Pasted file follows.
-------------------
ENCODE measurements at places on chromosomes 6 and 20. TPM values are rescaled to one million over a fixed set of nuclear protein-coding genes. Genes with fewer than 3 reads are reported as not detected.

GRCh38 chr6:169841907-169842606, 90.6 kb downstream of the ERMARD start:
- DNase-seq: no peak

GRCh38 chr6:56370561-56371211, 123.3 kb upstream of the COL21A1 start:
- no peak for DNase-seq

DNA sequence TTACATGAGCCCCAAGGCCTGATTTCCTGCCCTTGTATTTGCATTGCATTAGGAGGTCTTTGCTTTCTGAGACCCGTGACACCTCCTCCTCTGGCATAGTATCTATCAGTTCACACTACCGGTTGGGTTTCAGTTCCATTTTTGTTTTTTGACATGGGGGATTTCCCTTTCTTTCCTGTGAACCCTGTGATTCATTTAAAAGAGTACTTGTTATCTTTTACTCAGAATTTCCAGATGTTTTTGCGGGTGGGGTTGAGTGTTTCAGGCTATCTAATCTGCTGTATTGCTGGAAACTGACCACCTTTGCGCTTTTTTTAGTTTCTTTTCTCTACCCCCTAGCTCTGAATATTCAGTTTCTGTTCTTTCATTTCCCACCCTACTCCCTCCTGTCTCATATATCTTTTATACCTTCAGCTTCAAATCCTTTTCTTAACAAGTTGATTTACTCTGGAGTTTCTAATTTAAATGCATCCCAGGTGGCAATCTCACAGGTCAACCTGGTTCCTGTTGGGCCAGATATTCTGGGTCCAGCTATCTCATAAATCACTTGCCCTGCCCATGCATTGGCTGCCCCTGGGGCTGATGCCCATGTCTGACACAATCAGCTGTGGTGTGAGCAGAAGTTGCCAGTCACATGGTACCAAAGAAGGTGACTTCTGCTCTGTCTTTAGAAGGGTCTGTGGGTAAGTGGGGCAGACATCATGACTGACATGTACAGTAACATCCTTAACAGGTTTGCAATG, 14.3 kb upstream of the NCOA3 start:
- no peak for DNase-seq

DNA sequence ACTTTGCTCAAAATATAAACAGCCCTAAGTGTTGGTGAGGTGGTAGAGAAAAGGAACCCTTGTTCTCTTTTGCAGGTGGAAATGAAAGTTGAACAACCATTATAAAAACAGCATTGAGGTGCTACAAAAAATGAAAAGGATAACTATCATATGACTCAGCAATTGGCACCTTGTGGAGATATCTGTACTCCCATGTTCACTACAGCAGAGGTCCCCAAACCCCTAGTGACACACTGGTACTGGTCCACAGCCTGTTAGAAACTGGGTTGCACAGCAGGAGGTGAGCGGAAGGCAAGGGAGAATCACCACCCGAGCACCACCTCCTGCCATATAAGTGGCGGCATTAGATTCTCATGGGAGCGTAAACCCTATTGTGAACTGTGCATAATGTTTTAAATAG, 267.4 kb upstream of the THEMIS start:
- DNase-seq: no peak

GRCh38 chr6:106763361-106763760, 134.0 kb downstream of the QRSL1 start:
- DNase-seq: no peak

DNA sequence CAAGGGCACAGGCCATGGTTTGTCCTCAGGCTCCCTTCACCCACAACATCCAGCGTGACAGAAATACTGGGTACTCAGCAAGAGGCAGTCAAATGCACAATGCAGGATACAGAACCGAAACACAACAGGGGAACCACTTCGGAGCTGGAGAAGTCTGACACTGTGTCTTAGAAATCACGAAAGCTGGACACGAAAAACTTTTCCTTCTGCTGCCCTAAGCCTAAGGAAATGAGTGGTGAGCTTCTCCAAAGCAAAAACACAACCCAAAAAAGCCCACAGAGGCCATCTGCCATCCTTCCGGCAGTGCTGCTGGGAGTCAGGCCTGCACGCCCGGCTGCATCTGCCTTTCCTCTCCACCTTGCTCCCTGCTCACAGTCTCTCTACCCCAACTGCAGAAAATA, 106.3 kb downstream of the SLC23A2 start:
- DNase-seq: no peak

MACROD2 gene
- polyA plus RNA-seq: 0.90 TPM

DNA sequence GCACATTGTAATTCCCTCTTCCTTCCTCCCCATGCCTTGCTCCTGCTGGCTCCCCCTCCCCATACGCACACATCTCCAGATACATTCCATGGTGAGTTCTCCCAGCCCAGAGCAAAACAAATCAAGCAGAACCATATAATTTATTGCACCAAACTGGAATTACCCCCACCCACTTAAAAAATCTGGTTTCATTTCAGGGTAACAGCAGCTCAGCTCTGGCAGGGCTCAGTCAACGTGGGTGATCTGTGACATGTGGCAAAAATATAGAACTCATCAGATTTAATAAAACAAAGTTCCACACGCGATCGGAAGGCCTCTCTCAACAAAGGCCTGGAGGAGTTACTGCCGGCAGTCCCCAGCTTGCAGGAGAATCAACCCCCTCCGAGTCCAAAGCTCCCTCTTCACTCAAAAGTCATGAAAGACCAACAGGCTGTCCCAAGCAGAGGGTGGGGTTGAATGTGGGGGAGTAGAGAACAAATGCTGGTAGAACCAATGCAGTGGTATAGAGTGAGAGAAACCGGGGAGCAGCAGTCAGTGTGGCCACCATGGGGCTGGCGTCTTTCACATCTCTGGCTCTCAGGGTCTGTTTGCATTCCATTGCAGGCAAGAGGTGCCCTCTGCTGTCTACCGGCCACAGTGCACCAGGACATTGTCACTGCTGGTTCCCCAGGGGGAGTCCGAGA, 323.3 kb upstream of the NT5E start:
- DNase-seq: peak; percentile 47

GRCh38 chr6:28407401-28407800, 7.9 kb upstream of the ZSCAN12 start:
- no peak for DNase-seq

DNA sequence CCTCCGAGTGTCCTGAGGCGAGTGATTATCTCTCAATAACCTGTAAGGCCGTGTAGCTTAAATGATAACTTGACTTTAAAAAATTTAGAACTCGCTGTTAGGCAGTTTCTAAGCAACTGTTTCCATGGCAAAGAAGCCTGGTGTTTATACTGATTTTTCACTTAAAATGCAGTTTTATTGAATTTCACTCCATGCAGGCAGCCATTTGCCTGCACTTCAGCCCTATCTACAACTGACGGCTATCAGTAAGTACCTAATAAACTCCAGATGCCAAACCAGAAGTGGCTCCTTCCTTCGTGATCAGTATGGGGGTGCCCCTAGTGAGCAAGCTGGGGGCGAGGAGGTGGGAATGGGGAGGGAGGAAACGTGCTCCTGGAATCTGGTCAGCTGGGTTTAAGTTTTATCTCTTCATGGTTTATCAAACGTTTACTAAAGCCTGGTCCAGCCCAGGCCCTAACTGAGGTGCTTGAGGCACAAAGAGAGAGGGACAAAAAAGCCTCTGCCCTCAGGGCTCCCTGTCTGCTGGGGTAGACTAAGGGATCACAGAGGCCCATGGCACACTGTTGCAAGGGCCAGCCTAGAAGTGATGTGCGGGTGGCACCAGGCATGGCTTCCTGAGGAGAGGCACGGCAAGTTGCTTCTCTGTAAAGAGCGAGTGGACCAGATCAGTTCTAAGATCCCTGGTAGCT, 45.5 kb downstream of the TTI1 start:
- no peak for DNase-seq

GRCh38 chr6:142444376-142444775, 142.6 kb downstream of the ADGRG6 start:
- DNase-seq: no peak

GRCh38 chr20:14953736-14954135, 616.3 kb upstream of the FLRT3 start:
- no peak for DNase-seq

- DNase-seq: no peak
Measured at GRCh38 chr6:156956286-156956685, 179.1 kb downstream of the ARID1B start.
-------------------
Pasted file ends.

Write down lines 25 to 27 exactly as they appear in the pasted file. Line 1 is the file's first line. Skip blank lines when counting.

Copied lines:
- no peak for DNase-seq

- DNase-seq: no peak
Measured at GRCh38 chr6:156956286-156956685, 179.1 kb downstream of the ARID1B start.